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Coercive control – MARAM animation video series

[On-screen text:

This video was produced on the lands of the Wurundjeri people, and we wish to acknowledge them as Traditional Owners.

We pay our respects to their Elders, past and present and Aboriginal Elders of other communities viewing this video.]

[Introductory music]

[On-screen text: Coercive control is family violence]

V/O: Coercive control

V/O: Coercive control is a pattern of behaviour used by one person against another.

[Speech bubble: Are you really going to wear that?]

[On-screen text: Remember that victim survivors can be adults or children]

V/O: Coercive control is the pattern of family violence that a perpetrator uses.

[On-screen text: Patterns of behaviour]

V/O: It can be any combination of forms of family violence abuse (such as physical, sexual, financial) and is included in the legislative definition of family violence.

[Speech bubble: Your friends think you’re a joke]

[Speech bubble: Who did you talk to?]

[On-screen text: COERCIVE CONTROL]

V/O: The behaviour is intended to harm, punish, frighten, dominate, isolate, degrade, monitor, or stalk the victim survivor.

[On-screen text: harm, punish, frighten, dominate, isolate, degrade, monitor, stalk]

V/O: It creates a power dynamic where the perpetrator is in control of the victim survivor.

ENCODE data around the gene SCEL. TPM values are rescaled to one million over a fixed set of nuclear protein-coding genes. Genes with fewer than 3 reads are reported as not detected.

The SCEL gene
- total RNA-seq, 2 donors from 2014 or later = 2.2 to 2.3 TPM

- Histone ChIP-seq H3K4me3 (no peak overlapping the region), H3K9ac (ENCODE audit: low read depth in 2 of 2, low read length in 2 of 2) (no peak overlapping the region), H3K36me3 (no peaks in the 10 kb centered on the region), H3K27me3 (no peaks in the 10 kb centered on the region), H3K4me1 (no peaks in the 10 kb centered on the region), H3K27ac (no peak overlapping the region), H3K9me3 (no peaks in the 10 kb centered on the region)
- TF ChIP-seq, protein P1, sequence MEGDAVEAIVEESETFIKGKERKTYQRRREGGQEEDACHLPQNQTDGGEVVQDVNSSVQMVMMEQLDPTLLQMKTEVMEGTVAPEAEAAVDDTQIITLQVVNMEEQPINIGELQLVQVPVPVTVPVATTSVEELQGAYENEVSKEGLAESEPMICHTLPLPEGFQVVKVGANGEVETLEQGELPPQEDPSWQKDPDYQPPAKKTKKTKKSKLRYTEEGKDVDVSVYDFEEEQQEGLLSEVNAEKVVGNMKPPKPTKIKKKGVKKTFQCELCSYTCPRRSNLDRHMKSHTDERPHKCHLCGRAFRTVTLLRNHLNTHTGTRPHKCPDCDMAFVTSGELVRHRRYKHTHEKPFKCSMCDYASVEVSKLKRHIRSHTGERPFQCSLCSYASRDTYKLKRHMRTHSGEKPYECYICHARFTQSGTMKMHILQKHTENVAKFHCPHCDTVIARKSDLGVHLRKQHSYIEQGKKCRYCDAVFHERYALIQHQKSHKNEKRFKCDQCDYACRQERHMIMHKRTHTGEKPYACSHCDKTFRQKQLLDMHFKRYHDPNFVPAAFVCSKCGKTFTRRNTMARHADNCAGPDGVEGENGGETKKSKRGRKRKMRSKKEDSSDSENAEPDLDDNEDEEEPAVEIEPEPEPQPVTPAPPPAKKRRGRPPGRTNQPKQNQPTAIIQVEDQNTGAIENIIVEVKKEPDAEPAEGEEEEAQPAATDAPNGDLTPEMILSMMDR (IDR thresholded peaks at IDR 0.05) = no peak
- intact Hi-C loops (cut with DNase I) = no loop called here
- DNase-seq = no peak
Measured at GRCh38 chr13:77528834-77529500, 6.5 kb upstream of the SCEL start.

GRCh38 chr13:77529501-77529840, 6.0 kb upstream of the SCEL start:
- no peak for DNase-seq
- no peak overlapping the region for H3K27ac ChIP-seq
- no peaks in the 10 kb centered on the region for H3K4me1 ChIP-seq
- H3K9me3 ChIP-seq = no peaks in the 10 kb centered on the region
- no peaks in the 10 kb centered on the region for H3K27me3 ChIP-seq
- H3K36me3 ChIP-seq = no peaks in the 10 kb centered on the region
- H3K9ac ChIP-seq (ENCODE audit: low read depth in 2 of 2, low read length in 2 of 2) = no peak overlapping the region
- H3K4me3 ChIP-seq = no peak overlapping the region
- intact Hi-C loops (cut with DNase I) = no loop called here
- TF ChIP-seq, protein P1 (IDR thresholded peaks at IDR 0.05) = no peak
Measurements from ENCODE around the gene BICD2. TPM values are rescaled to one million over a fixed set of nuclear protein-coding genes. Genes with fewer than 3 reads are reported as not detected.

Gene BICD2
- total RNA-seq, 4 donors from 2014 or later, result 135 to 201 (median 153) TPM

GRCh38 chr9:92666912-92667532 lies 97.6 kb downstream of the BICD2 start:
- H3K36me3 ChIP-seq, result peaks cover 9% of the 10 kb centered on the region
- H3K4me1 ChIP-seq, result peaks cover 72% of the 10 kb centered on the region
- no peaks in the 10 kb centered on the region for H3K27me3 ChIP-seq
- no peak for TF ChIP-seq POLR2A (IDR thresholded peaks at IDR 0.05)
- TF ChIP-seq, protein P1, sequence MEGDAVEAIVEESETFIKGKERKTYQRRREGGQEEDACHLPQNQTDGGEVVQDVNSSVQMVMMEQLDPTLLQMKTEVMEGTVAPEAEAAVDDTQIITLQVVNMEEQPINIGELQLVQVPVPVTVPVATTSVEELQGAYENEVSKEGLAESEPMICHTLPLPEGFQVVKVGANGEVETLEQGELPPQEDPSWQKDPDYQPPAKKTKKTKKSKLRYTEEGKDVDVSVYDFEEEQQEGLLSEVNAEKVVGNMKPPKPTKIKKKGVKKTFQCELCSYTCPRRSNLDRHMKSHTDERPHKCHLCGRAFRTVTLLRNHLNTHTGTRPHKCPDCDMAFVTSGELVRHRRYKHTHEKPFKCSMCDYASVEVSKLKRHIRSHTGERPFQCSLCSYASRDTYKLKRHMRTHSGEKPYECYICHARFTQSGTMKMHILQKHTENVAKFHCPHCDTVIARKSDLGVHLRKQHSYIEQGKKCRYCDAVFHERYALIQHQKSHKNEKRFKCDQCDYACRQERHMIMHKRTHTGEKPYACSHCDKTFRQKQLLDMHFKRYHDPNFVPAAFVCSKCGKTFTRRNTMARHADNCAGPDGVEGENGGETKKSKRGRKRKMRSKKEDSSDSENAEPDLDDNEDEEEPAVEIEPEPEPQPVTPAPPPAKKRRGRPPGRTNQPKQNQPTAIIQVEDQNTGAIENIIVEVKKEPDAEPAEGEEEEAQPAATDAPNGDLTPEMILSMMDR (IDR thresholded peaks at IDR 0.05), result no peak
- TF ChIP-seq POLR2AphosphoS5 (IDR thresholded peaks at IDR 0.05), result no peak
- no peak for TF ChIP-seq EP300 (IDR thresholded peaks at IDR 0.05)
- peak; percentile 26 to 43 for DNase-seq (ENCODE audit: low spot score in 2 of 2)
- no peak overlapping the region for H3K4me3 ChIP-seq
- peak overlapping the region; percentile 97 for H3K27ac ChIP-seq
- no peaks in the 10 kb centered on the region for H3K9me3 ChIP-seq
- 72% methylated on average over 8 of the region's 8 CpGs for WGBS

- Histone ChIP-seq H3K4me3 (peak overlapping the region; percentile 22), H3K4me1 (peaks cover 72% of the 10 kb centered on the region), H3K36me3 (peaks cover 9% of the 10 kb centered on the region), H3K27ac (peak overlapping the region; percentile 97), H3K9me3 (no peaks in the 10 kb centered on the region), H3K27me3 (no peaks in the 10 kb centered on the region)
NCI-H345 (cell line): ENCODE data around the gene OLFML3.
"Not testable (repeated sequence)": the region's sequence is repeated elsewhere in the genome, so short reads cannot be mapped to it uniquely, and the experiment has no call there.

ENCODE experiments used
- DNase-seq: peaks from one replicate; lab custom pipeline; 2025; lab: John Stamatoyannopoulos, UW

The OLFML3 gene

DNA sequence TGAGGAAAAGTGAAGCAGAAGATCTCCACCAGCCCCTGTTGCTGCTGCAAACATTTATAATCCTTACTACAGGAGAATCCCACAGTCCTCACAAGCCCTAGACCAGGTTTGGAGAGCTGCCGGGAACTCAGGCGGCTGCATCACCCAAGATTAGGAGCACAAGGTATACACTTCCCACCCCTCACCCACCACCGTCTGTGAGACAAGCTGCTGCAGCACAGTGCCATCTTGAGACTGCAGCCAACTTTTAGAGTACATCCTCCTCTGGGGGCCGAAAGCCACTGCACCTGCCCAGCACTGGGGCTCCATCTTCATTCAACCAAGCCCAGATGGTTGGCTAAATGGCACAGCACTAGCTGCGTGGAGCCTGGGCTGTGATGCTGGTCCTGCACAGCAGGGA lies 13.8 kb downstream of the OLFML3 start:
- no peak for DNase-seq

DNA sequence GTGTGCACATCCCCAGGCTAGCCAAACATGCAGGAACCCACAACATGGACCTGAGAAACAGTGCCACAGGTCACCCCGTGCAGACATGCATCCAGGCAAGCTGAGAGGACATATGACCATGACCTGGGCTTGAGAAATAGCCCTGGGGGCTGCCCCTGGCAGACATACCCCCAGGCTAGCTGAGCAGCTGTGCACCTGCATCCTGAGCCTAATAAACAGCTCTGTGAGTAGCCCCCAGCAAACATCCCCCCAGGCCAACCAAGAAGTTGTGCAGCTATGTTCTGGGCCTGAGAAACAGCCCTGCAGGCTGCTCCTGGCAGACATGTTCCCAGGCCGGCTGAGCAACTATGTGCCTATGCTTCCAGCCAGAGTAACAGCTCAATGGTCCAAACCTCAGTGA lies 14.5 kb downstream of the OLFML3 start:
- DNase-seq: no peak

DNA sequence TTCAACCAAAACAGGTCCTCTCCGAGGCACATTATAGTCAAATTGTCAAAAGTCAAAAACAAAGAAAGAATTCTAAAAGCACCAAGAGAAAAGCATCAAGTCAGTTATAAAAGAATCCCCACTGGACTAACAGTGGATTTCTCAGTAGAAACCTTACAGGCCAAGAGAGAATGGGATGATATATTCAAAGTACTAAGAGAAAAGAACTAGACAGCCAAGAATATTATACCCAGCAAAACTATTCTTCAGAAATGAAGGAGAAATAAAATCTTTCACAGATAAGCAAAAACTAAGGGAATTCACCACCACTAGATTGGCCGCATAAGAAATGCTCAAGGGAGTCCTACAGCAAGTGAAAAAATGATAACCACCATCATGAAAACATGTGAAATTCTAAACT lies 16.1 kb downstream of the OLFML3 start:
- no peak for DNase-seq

[On-screen text: Power and control]

V/O: Coercive controlling behaviours can affect a person’s immediate safety – they may not be able to access support, or they may fear being tracked or caught out if they try and seek help.

[Speech bubble: I can’t stay for after work drinks, he’ll accuse me of having an affair if I don’t get home straight away.]

[Speech bubble: If I just go along with what he says, it’ll be ok.]

V/O: But as coercive controlling behaviours happen over time as a pattern, the impacts are often long term too.

V/O: It can create an environment where the victim survivor feels an ongoing threat that undermines their capacity to make decisions and reduces their sense of identify and self-worth.

[On-screen text: Autonomy, Capacity for resistance, Sense of identity, Self worth]

V/O: Escalating levels of coercive control are an indicator for increased likelihood of victims being killed or seriously injured.

[Speech bubble: He’s getting worse]

V/O: Understanding coercive controlling behaviours will help you recognise family violence outside of ‘incidents’ of physical and sexual violence.

It will help you to see the pattern of behaviour.

[On-screen text: Patterns of behaviour]

V/O: To identify coercive control, think about:

What have you heard or noticed about the perpetrators behaviours towards the victim?

How often and how recently are these behaviours occurring?

Have those behaviours got worse in frequency or nature?

What range of behaviours are forms of evidence-based risk factors?

[On-screen text: Perpetrators behaviours?

How often and how recently?

Have those behaviours got worse?

Are behaviours evidence-based family violence risk factors?]

V/O: The MARAM Foundation Knowledge Guide and Practice Guides on working with adult perpetrators contain information throughout on coercive control.


V/O: As a starting point = please visit page 23 of the MARAM Foundation Knowledge Guide.

[On-screen text: Visit Foundation Knowledge Guide Section 8.1]

[On-screen text: For further information]

[Logo: Family Safety Victoria]

[Logo: Victoria State Government]

[Music fades]